edit, nvm, research shows they were originally A then redesignated G in in ’82

    • 0 avatar

      No, the G body debuted with the Olds Aurora and Buick Riviera, and then got used in the CAdillac FWD line. At the time, it was considered the gold standard for rigidity in car structures.

    • 0 avatar

      The RWD Malibu was never a G it was always an A, it was the Monte Carlo that started out as an A Body “Special” and then was re-designated a G body as were the BOP versions.

  • avatar

    I love those old GM A-bodies you speak of. I think they’re some of the best cars ever built, despite a few short comings. But the chassis, the ride, the interior room, how they seem to “fit” so perfectly. I love them so much I have two. A 79′ Coupe is good shape and fixed up, V8, manual, etc. Then a 78′ Sedan. V6, automatic, for daily driving.

    I see where you’re getting at with the Camry, but with decent old A-bodies floating around, the real question is, why buy the Camry? Plus Camry’s don’t come in station wagon and pickup truck versions.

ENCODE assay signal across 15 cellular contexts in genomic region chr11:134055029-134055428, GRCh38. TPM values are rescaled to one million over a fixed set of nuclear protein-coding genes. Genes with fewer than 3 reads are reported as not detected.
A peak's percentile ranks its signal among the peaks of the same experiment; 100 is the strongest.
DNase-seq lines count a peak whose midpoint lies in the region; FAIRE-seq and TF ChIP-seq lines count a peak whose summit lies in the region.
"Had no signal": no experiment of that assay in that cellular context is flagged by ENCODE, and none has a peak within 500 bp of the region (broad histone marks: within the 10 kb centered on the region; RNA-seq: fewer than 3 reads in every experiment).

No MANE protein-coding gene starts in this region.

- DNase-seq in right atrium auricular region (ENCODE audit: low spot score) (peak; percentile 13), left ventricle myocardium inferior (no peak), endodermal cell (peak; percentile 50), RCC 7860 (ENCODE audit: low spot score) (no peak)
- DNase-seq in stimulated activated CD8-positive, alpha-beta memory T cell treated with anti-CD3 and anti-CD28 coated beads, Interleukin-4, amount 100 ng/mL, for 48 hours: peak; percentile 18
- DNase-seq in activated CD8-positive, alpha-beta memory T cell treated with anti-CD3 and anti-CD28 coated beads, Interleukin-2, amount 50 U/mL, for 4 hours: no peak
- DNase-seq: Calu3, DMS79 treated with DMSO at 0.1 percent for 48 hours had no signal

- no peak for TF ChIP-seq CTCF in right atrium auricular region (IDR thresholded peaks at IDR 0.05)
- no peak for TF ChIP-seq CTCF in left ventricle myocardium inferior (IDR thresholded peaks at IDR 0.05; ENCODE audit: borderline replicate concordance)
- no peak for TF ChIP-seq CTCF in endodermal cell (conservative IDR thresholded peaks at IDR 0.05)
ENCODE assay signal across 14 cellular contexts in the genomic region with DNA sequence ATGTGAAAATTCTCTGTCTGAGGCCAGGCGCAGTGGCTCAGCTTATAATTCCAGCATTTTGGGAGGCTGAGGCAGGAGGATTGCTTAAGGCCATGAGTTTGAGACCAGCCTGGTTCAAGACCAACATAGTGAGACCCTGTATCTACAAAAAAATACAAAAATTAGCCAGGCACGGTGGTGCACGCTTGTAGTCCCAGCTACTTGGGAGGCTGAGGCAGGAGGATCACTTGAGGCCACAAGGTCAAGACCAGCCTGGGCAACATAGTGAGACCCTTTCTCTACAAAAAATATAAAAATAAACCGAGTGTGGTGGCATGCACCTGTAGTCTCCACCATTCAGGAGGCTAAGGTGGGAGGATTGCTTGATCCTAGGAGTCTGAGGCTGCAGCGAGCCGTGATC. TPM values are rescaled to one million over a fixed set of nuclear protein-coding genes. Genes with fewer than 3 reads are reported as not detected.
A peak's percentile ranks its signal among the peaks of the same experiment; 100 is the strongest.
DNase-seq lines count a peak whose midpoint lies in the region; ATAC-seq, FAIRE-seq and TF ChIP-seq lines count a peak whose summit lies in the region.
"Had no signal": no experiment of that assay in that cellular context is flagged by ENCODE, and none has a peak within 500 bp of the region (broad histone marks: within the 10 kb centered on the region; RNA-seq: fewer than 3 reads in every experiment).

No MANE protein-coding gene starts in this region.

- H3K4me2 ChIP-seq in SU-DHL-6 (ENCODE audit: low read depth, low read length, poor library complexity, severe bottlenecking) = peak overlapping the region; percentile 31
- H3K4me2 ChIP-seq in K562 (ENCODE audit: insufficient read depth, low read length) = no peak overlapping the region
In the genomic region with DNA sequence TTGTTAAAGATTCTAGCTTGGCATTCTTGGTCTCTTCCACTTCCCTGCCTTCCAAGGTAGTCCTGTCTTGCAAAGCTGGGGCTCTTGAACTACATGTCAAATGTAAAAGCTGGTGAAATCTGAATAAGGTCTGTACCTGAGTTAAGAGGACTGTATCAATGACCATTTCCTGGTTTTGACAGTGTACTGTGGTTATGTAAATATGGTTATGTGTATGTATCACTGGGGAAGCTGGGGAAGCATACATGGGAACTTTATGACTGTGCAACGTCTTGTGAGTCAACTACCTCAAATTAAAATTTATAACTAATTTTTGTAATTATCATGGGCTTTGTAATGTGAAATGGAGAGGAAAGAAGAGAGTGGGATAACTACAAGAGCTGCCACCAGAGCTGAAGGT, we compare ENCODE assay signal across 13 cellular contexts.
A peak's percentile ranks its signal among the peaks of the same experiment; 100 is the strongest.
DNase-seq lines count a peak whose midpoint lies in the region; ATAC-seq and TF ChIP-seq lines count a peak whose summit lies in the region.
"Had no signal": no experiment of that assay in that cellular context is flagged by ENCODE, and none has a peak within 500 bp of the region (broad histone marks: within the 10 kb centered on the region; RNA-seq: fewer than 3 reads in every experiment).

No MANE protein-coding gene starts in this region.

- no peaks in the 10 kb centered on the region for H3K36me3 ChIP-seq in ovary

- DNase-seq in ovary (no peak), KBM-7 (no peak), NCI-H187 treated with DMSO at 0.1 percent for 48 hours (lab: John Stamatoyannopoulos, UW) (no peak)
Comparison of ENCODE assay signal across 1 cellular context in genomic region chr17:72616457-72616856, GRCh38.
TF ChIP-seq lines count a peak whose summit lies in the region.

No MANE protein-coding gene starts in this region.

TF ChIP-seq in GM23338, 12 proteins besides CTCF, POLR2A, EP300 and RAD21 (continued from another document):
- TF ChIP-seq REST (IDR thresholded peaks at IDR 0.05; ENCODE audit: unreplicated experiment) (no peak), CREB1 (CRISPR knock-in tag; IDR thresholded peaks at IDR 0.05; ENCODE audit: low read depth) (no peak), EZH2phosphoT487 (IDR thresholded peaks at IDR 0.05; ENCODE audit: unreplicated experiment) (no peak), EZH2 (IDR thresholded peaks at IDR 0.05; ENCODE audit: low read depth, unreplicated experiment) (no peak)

• avatar

    Jack – Thanks for a big smile on Friday morning. I’d watched the video (next time, and we hope there is a next time), a forward-facing camera will be great. I know you’re renting these cars, but I hope you’ll start a whole new series of regular everyday cars on the track. Great piece and you remind me of what a great car we had with our first Camry SE – a ’92.

  • avatar

    As a track rat oddity, I think I’d rather get a value-package Grand Caravan, remove the seats and see if I could blow the doors off the pitiful 4 banger Camry.

    Since I don’t have the time for that right now, I want you do do a comparo for me, Jack. Hopefully Ledges will let you back in.

    • 0 avatar

      Don’t tempt me. I have a ’93 2wd MPV that is very likely to fail emissions next year, but still runs fine and isn’t rusty. I am incredibly tempted to gut it, buy some sticky tires and go campaign in the CSCS.

  • avatar

    ” humble author ”
    Somebody ghost-write this for Baruth?? ;)

  • avatar

    Two things bother me about the Camry, The dashboard is confusing and what’s the point of paddle shifters, especially on the 4 cylinder car? Otherwise it’s comfortable, economical and by all reports reliable. I need more than a pretty face and gadgets to persuade me otherwise.

  • avatar